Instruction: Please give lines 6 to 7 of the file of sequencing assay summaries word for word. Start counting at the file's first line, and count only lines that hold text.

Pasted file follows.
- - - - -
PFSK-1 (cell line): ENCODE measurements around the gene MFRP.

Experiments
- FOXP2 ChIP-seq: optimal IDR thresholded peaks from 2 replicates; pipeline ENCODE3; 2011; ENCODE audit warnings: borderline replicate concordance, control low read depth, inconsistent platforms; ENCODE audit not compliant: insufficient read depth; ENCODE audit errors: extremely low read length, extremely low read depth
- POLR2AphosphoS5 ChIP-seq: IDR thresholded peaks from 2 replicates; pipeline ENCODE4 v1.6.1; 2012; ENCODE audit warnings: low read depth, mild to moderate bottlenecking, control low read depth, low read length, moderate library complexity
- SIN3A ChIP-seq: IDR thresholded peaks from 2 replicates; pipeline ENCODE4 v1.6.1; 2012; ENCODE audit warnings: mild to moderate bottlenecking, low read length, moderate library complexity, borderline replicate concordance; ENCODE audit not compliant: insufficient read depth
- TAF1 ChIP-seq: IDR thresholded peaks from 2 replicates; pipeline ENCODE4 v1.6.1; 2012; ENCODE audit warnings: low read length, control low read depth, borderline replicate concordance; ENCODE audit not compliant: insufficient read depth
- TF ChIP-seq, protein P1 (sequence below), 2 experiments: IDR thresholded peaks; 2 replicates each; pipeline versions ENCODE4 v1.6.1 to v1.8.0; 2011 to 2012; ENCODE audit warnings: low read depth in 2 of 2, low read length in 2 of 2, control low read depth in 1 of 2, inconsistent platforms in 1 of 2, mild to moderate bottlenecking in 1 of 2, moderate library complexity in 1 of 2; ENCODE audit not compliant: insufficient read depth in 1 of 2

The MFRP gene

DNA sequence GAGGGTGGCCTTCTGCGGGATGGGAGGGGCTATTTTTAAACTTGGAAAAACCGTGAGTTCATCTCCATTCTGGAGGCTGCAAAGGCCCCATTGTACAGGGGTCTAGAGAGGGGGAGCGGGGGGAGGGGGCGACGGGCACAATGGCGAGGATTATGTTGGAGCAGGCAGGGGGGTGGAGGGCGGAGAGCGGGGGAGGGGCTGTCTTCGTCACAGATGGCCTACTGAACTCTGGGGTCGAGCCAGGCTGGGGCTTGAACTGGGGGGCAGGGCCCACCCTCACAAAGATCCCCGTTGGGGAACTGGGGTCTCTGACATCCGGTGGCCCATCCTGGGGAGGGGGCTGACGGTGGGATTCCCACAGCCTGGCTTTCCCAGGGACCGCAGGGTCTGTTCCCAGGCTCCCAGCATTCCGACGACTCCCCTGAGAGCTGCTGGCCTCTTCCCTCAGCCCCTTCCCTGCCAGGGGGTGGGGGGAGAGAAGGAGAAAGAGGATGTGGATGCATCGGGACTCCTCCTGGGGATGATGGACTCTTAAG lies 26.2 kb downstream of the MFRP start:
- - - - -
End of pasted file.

- TAF1 ChIP-seq: IDR thresholded peaks from 2 replicates; pipeline ENCODE4 v1.6.1; 2012; ENCODE audit warnings: low read length, control low read depth, borderline replicate concordance; ENCODE audit not compliant: insufficient read depth
- TF ChIP-seq, protein P1 (sequence below), 2 experiments: IDR thresholded peaks; 2 replicates each; pipeline versions ENCODE4 v1.6.1 to v1.8.0; 2011 to 2012; ENCODE audit warnings: low read depth in 2 of 2, low read length in 2 of 2, control low read depth in 1 of 2, inconsistent platforms in 1 of 2, mild to moderate bottlenecking in 1 of 2, moderate library complexity in 1 of 2; ENCODE audit not compliant: insufficient read depth in 1 of 2